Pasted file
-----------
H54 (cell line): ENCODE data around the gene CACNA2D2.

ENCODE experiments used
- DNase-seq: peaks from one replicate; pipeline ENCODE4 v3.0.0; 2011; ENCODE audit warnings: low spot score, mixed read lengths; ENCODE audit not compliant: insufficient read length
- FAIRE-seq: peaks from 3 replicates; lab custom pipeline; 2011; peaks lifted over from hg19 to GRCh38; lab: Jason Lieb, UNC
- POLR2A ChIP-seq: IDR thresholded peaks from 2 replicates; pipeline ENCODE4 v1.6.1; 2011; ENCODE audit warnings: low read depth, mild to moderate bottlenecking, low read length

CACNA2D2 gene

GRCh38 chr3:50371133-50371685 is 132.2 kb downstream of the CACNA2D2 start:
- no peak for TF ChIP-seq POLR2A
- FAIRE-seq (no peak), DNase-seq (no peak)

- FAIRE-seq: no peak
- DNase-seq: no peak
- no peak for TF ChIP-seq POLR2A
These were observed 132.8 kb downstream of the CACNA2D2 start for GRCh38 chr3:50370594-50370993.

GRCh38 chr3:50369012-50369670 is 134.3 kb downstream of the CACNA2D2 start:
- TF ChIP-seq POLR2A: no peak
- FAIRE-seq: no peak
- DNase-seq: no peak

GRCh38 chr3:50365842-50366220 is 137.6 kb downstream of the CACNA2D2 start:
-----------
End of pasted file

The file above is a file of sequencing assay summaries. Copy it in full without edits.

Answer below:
H54 (cell line): ENCODE data around the gene CACNA2D2.

ENCODE experiments used
- DNase-seq: peaks from one replicate; pipeline ENCODE4 v3.0.0; 2011; ENCODE audit warnings: low spot score, mixed read lengths; ENCODE audit not compliant: insufficient read length
- FAIRE-seq: peaks from 3 replicates; lab custom pipeline; 2011; peaks lifted over from hg19 to GRCh38; lab: Jason Lieb, UNC
- POLR2A ChIP-seq: IDR thresholded peaks from 2 replicates; pipeline ENCODE4 v1.6.1; 2011; ENCODE audit warnings: low read depth, mild to moderate bottlenecking, low read length

CACNA2D2 gene

GRCh38 chr3:50371133-50371685 is 132.2 kb downstream of the CACNA2D2 start:
- no peak for TF ChIP-seq POLR2A
- FAIRE-seq (no peak), DNase-seq (no peak)

- FAIRE-seq: no peak
- DNase-seq: no peak
- no peak for TF ChIP-seq POLR2A
These were observed 132.8 kb downstream of the CACNA2D2 start for GRCh38 chr3:50370594-50370993.

GRCh38 chr3:50369012-50369670 is 134.3 kb downstream of the CACNA2D2 start:
- TF ChIP-seq POLR2A: no peak
- FAIRE-seq: no peak
- DNase-seq: no peak

GRCh38 chr3:50365842-50366220 is 137.6 kb downstream of the CACNA2D2 start: